Imperva has released its Q2 2017 Global DDoS Threat Landscape Report, a statistical analysis of more than 15,000 network and application layer DDoS attacks mitigated by Imperva Incapsula’s services during Q2 2017. Information about DDoS bot capabilities and assumed identities comes from a random sample of 39.1 billion DDoS bot requests collected from such assaults over the same period.
- Overall, the number of DDoS attacks decreased
- A “Pulse wave” assault, a new form of attack that was identified by Imperva researchers earlier this year, was the largest attack of the quarter
- The number of repeat attacks escalated and US websites were targeted more than any other sites around the world
- Increased botnet activity was observed coming from Turkey, Ukraine and India
Igal Zeifman, Incapsula security evangelist at Imperva, explained: “For the fifth consecutive quarter, we saw a decrease in the number of network layer assaults, which dropped to a 196 per week from 296 in prior quarter. We also saw a small dip in application layer attacks, which fell to 973 per week from an all-time high of 1,099.
There is no reason to assume that the minor decline in the number of application layer assaults is the beginning of a new trend. Conversely, the persistent year-long downtrend in the amount of network layer attacks is a strong sign of a shift in the DDoS threat landscape. There are several possible reasons for this shift, one of which is the ever increasing number of network layer mitigation solutions on the market. The commoditisation of such services makes them more commonplace, likely driving attackers to explore alternative attack methods.
“The largest network layer assault we mitigated in Q2 2017 peaked at 350 Gbps and was carried out using a new “pulse wave” tactic that we encountered on multiple occasions throughout the quarter, which enables an offender to pin down multiple targets with alternating high-volume bursts.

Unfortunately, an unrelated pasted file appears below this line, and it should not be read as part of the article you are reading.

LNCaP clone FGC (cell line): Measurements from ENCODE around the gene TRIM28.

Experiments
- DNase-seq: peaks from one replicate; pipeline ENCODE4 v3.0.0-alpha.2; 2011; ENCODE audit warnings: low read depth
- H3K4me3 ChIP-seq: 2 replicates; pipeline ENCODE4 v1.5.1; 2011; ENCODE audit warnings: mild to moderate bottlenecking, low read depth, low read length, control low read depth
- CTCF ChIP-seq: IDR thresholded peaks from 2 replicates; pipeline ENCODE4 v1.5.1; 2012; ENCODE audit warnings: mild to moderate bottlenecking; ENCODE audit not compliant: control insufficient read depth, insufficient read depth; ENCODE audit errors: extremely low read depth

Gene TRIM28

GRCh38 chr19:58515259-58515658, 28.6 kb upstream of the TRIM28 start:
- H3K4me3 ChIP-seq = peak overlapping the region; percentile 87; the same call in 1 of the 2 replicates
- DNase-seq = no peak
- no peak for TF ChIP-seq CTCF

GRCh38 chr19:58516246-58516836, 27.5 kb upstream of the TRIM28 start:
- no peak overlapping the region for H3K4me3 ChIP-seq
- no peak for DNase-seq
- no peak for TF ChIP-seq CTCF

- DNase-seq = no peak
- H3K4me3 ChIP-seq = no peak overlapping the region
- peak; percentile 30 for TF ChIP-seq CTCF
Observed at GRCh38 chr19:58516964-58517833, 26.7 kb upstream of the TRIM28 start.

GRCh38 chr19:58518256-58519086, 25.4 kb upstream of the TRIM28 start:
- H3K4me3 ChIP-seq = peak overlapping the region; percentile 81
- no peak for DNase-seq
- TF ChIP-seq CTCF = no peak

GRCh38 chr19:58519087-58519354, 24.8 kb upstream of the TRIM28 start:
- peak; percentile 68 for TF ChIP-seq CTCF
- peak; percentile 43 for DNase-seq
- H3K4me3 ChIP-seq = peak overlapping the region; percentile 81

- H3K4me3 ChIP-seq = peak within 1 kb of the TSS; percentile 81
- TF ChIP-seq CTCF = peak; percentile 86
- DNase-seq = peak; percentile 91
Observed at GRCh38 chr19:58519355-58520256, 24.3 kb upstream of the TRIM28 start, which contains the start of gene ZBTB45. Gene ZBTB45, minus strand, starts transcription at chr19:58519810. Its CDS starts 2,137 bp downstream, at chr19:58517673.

“In the second quarter of the year, 75.9 per cent of targets were subjected to multiple attacks—the highest percentage our research has ever recorded. Notably, US-hosted websites bore the brunt of these repeat assaults—38 per cent were hit six or more times, out of which 23 per cent were targeted more than 10 times. This increase in the number of repeat assaults is another clear trend and a testament to the ease with which application layer assaults are carried out. What these numbers show is that, even after multiple failed attempts, the minimal resource requirement motivates the offenders to keep going after their target.
“Even with mitigation solutions in place, such repeat assaults have a potential of becoming a war of attrition – an equivalent of laying siege on an impenetrable target. The prevalence of such attacks highlights the need for an automation of DDoS mitigation solutions, enabling them to deal with a slew of attacks without wearing down the IT team or causing any noticeable disruption to legitimate service users.
“In Q2 we saw increased botnet activity out of Turkey, Ukraine and India. In Turkey, we recorded over 3,000 attacking devices that generated over 800m attack requests, more than double what we saw last quarter. In Ukraine and India, we recorded 4,300 attacking devices, representing a roughly 75 per cent increase from Q1 2017. The combined attack output of Ukraine and India was 1.45 billion attack requests for the quarter.”